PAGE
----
Murray had just turned 26 when he hit free agency, and his four years Dallas had not had consistent production or availability. 2014 was the first time he was able to play at such a high level, or played a full 16-game season.

As you might remember, Murray left and joined the Philadelphia Eagles under Chip Kelly. As with most things during Kelly's time in Philly, it proved to be a disaster. DeMarco was released after one year and then had a couple of seasons in Tennessee before retiring.

The way it all turned out seemed to validate the Cowboys' decision. Perhaps Murray's big year in 2014 was more about adding Zack Martin and Ron Leary to the offensive line than DeMarco himself. He certainly didn't look like the same player at any other point in his career.

But Ezekiel Elliott and his agent may not be too worried about all of those nuances. They may be looking at the simple fact that the Cowboys allowed one of the most productive RBs in football in 2014 to just walk away in free agency.

Zeke may be worried that Dallas will allow him to do the same.

Ezekiel Elliott Already Has Second Rushing Title Locked Down

Dallas Cowboys RB Ezekiel Elliott

There are some important differences to note between Ezekiel Elliott and DeMarco Murray. For one, Elliott's been elite every season. He's led the NFL in rushing yards-per-game the last three years.

Zeke has also been faultlessly durable, missing no games due to injury. Murray had already missed 11 games his first three years before we even got to 2014.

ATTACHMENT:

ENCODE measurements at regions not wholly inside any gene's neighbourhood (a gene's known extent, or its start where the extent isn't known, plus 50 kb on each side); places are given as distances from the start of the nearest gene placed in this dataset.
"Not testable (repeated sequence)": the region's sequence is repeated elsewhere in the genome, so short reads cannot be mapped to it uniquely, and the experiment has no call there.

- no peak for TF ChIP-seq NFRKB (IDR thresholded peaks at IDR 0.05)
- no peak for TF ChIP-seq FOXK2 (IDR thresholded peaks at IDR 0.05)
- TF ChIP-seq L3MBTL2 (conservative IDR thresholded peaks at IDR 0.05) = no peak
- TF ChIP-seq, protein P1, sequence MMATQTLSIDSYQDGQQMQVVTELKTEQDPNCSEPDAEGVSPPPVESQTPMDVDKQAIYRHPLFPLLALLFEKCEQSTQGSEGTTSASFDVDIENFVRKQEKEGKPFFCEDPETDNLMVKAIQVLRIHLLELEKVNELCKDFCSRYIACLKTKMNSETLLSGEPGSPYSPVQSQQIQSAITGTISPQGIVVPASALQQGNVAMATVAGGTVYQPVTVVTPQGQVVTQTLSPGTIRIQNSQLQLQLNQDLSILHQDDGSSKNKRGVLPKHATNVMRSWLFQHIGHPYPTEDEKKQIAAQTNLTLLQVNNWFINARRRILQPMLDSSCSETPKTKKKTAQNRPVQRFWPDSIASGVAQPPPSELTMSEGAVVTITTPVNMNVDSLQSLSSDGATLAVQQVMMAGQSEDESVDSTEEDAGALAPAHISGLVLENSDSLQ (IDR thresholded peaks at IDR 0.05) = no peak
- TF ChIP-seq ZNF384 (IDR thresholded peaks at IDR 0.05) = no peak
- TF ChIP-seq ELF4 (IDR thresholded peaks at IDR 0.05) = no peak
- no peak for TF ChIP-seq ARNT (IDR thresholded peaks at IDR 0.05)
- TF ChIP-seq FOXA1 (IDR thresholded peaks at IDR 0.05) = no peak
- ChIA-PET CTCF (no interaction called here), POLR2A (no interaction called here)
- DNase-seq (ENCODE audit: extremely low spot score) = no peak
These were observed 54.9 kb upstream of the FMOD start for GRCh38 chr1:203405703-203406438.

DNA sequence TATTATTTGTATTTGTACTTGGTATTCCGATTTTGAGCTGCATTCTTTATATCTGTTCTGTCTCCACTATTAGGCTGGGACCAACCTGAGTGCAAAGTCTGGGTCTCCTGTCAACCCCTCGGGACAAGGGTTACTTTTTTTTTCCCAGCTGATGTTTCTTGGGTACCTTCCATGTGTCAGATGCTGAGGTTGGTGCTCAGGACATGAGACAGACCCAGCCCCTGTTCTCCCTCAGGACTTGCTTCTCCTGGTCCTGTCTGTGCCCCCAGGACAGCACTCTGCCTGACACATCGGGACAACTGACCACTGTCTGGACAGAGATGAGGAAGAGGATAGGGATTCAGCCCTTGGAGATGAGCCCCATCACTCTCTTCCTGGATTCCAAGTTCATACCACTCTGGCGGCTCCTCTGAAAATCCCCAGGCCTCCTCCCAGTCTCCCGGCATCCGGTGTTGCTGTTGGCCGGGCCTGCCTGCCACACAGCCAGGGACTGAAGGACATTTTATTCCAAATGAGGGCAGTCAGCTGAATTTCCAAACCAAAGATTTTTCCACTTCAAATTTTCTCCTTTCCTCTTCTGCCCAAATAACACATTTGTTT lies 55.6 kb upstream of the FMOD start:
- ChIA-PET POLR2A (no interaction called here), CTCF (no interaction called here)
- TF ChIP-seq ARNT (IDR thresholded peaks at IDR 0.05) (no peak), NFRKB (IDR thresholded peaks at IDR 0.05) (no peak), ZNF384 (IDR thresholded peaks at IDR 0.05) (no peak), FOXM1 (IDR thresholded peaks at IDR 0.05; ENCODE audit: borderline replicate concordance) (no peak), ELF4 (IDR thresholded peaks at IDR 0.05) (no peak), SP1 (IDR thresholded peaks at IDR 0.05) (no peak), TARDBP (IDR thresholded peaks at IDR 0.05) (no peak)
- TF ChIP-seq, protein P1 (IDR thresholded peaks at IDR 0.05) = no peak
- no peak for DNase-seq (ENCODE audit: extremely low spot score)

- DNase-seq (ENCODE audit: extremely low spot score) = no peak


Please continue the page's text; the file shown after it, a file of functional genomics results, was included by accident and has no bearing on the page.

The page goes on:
However, there are some similarities that can't be ignored. While Elliott's never missed time for health reasons, he missed six games in 2017 due to a suspension for a domestic violence accusation. He also came dangerously close to missing more time this year due to an incident with a security guard in Las Vegas during the offseason.

Availability is availability, whether it's for behavioral issues or injuries. The team assumes the same risk either way.

Also, Elliott has had the same benefit of running behind this great Cowboys offensive line for the last three years. It hasn't been quite as good as 2014, with Ron Leary never being completely replaced, but he hasn't lacked for superior blocking compared to most NFL running backs.

Another factor; Zeke is due to turn 24 next week. That means he'd be 25 next year when playing on the 5th-year option, and about to turn 26 when he hits unrestricted free agency in 2021.

DeMarco Murray was also 26 when he hit free agency in 2015. And he'd only played four NFL seasons, while Zeke would have just finished his fifth.

Cowboys Blog - Cowboys CTK: DeMarco Murray Dominates #29 2

Former Dallas Cowboys RB DeMarco Murray (AP Photo/Brandon Wade)

I'm not saying that Murray and Elliott are the same player. Zeke has proven himself better over a long period of time and with less talent in front and around him. He's carried the offense without Tony Romo's passing or Jason Witten and Dez Bryant still in their prime, like DeMarco had in 2014.

But in 2015, with the prospect of competing for a Super Bowl well in reach, the Cowboys decided to gamble on the shaky Darren McFadden rather than pay DeMarco Murray market value. They trusted their system and offensive line to produce a successful running back.

Zeke may be worried that Dallas is preparing to take that same approach with him. They can keep playing him at a discount this year and in 2020, when even his raise to $9 million is still a bargain compared to guys like Todd Gurley and Le'Veon Bell.

In 2021 the Cowboys could then hit Elliott with the franchise tag. He'd make a ton that year, but without any of the long-term security that other elite RBs are currently enjoying.

In that scenario, Zeke would now be turning 27 the next time free agency rolled around. And the window for getting a multi-year contract may have passed.

That's three more seasons for a major injury to finally find him. If nothing else, it's about 45-50 more games of NFL mileage that could scare other teams off.